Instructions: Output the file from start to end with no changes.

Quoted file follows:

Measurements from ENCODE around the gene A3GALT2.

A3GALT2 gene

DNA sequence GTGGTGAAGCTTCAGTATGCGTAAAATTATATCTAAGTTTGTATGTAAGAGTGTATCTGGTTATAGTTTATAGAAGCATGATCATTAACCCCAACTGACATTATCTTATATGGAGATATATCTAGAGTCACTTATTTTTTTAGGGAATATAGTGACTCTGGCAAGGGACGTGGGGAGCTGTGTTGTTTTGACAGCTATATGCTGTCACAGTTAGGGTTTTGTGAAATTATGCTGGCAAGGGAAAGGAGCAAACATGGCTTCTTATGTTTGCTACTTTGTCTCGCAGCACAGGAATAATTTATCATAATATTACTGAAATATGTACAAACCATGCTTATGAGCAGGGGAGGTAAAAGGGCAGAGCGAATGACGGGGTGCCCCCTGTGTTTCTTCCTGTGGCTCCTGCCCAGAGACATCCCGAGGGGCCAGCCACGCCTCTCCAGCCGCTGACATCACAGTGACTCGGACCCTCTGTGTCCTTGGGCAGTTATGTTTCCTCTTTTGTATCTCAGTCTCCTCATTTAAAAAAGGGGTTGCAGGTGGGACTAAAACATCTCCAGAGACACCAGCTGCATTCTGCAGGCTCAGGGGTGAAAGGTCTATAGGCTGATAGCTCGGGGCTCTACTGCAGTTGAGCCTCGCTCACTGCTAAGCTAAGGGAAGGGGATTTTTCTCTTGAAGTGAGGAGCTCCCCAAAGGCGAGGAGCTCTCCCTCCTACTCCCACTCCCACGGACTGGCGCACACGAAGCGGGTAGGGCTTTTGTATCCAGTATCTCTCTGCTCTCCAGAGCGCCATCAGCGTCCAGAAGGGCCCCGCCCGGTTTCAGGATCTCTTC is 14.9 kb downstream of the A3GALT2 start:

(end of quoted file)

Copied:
Measurements from ENCODE around the gene A3GALT2.

A3GALT2 gene

DNA sequence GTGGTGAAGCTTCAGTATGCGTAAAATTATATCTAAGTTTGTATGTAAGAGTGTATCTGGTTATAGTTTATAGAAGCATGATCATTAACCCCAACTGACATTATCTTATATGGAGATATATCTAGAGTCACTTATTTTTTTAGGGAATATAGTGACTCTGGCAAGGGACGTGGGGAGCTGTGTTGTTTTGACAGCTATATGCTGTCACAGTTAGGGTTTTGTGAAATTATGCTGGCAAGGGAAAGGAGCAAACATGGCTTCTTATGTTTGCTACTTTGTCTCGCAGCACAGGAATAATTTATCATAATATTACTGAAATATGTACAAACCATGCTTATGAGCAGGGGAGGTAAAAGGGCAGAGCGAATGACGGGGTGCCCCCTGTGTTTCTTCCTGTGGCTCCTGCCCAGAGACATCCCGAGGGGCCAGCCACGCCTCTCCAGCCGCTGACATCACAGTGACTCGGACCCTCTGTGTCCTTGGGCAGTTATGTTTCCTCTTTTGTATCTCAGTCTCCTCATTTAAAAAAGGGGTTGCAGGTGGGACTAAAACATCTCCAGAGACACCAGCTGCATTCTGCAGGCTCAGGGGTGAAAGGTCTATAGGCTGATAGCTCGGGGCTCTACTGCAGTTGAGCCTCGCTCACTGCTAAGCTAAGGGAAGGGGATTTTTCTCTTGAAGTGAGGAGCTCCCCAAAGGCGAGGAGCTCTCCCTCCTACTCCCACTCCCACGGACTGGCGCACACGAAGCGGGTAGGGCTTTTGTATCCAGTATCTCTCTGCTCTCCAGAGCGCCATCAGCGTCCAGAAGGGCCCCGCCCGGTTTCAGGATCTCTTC is 14.9 kb downstream of the A3GALT2 start: